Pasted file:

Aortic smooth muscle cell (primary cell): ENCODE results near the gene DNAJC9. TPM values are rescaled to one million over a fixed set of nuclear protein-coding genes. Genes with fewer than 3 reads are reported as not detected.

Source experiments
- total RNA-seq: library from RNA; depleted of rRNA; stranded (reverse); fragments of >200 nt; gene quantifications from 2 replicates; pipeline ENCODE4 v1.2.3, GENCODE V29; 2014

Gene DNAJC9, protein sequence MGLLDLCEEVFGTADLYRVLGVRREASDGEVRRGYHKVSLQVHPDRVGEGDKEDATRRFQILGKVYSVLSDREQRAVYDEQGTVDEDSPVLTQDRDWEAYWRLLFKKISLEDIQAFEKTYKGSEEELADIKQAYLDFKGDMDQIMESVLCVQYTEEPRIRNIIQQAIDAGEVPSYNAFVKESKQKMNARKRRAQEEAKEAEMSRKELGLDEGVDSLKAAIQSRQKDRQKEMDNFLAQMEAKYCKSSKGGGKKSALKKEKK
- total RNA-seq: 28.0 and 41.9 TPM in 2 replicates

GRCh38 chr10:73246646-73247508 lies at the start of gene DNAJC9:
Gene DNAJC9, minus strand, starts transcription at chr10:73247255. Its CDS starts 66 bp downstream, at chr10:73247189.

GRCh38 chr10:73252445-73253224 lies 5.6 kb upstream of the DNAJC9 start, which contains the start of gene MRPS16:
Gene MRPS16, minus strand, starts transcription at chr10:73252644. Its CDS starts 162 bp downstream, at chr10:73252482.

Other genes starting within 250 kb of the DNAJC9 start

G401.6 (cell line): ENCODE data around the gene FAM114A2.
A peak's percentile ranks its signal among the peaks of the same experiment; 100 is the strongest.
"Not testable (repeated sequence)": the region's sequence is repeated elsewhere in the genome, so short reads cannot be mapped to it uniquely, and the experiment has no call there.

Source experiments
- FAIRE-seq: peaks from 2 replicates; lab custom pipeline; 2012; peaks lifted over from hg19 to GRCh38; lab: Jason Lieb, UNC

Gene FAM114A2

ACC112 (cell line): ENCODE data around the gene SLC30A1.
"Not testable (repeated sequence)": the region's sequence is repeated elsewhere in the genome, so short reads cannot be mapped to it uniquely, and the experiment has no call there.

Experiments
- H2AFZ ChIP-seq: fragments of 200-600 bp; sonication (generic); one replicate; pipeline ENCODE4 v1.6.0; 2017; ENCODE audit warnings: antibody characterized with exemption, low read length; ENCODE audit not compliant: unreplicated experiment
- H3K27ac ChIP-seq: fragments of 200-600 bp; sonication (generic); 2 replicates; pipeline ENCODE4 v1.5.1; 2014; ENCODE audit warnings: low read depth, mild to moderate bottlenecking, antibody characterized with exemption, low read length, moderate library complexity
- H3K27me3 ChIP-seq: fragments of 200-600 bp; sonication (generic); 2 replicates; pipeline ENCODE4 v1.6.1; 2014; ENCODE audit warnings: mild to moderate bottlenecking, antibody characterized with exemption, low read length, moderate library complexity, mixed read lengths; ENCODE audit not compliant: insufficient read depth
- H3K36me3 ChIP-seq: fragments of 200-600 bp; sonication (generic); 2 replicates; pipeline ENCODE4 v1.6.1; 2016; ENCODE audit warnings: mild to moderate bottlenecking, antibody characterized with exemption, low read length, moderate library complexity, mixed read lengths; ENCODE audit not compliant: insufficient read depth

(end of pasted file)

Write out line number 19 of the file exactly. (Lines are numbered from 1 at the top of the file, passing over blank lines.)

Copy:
Experiments